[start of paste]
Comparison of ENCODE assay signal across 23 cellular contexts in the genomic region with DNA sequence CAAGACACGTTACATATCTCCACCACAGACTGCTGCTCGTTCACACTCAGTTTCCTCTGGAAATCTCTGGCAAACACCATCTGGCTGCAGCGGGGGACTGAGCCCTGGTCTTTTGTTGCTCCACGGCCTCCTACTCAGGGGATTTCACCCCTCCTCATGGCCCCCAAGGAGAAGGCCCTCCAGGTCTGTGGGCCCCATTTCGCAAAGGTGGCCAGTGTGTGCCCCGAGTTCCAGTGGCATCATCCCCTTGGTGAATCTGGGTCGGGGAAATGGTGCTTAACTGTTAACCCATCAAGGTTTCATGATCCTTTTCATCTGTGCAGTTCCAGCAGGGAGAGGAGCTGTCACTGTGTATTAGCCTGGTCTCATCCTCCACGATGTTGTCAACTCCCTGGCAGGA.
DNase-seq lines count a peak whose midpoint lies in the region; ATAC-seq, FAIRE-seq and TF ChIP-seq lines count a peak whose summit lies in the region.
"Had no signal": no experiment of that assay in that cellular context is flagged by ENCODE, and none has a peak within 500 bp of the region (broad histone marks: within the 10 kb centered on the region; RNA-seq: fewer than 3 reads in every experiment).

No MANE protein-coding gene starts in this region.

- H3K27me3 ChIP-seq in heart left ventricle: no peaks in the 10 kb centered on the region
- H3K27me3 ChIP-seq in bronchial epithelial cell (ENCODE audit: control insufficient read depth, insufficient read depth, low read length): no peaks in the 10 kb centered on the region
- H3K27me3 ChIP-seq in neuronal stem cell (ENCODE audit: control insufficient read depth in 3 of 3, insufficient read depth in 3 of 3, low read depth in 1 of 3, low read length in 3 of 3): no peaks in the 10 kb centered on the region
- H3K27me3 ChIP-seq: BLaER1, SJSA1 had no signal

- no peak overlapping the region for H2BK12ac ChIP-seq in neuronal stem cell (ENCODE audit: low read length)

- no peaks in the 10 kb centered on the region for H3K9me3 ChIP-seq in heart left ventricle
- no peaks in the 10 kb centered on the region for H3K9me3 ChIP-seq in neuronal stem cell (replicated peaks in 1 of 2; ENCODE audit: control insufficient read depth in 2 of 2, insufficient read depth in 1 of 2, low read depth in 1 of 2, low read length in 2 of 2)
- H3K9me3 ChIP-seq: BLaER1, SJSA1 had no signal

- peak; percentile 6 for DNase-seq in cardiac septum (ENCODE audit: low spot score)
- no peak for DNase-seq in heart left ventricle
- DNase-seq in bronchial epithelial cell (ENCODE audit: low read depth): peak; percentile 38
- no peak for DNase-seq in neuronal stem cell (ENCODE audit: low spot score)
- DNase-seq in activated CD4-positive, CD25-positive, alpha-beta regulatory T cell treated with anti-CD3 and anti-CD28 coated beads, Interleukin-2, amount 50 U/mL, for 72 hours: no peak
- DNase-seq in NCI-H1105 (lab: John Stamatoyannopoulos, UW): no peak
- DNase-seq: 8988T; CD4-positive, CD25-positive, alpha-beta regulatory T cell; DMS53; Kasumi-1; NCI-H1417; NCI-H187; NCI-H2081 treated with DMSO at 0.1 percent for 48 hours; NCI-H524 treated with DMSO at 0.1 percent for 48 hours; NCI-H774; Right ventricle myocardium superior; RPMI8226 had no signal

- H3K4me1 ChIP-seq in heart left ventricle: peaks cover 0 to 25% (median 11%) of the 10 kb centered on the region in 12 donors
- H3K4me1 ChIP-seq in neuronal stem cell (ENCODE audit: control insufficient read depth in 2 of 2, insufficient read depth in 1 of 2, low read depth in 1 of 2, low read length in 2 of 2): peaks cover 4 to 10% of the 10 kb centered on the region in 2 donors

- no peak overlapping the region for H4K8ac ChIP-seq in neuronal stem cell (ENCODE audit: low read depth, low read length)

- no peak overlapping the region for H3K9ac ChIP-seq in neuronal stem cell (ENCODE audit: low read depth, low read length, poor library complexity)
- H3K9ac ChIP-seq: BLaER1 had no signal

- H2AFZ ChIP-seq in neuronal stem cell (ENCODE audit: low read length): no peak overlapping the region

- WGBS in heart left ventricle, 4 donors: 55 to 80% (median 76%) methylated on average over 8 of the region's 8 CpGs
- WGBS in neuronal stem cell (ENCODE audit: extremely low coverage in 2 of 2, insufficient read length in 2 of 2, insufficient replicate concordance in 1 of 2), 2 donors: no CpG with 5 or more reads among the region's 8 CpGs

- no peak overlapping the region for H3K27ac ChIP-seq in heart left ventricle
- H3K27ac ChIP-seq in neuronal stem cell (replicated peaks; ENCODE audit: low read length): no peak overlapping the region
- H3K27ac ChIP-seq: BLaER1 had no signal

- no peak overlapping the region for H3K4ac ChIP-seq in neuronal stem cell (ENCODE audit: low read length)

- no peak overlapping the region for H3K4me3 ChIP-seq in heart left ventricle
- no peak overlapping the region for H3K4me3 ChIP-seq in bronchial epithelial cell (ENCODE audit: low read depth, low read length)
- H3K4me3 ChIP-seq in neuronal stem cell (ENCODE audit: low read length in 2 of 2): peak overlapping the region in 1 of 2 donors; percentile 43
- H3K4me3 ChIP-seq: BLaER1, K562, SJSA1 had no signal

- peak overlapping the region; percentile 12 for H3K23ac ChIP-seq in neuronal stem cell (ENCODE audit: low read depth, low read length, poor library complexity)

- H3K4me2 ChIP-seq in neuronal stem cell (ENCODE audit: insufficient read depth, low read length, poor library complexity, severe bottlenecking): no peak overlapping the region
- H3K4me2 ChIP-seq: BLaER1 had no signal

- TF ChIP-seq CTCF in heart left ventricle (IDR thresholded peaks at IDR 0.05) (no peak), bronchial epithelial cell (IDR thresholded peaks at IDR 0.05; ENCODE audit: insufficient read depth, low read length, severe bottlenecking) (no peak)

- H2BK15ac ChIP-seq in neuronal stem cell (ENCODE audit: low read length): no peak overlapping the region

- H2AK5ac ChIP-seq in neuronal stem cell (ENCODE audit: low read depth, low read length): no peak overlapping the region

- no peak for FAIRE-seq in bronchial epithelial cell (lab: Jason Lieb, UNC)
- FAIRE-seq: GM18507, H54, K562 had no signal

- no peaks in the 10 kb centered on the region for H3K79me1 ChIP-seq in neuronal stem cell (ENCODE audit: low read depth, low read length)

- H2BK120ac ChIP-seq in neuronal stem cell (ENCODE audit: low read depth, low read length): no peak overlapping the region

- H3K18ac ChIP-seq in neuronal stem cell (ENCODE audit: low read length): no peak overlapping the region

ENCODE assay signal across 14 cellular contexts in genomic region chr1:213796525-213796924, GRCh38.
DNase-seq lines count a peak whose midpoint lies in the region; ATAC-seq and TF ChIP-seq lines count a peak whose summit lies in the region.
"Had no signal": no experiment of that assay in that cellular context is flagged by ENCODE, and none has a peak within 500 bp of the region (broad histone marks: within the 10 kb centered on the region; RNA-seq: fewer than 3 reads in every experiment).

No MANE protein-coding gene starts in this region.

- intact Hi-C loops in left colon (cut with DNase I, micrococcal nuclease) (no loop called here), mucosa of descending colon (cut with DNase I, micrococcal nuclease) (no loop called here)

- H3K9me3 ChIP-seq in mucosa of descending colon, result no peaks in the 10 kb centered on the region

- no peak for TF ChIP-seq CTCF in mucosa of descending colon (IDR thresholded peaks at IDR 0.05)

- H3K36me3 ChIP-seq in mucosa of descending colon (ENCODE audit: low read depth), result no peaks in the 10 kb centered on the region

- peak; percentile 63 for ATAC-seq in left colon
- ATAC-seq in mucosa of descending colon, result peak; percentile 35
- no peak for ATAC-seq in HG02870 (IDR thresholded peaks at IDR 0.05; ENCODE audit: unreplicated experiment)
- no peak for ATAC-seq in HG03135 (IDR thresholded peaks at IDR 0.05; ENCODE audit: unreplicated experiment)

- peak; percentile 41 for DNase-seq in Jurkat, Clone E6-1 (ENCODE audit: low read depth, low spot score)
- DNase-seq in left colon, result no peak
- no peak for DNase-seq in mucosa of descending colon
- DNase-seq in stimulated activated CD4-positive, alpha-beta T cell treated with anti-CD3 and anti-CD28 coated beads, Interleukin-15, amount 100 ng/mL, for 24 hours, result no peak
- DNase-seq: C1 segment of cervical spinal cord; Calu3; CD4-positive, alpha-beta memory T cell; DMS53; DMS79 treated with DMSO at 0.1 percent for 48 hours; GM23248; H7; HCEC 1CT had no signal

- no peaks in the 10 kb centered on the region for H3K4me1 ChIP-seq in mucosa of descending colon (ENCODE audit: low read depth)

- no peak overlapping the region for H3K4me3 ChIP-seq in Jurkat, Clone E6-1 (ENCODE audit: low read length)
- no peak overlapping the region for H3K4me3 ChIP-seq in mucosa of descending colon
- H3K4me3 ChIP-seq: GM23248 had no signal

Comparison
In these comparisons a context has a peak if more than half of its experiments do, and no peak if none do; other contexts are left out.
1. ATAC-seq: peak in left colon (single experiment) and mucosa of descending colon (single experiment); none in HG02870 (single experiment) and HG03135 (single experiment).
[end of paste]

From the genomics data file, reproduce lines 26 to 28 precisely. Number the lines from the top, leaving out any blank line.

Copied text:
- WGBS in heart left ventricle, 4 donors: 55 to 80% (median 76%) methylated on average over 8 of the region's 8 CpGs
- WGBS in neuronal stem cell (ENCODE audit: extremely low coverage in 2 of 2, insufficient read length in 2 of 2, insufficient replicate concordance in 1 of 2), 2 donors: no CpG with 5 or more reads among the region's 8 CpGs

- no peak overlapping the region for H3K27ac ChIP-seq in heart left ventricle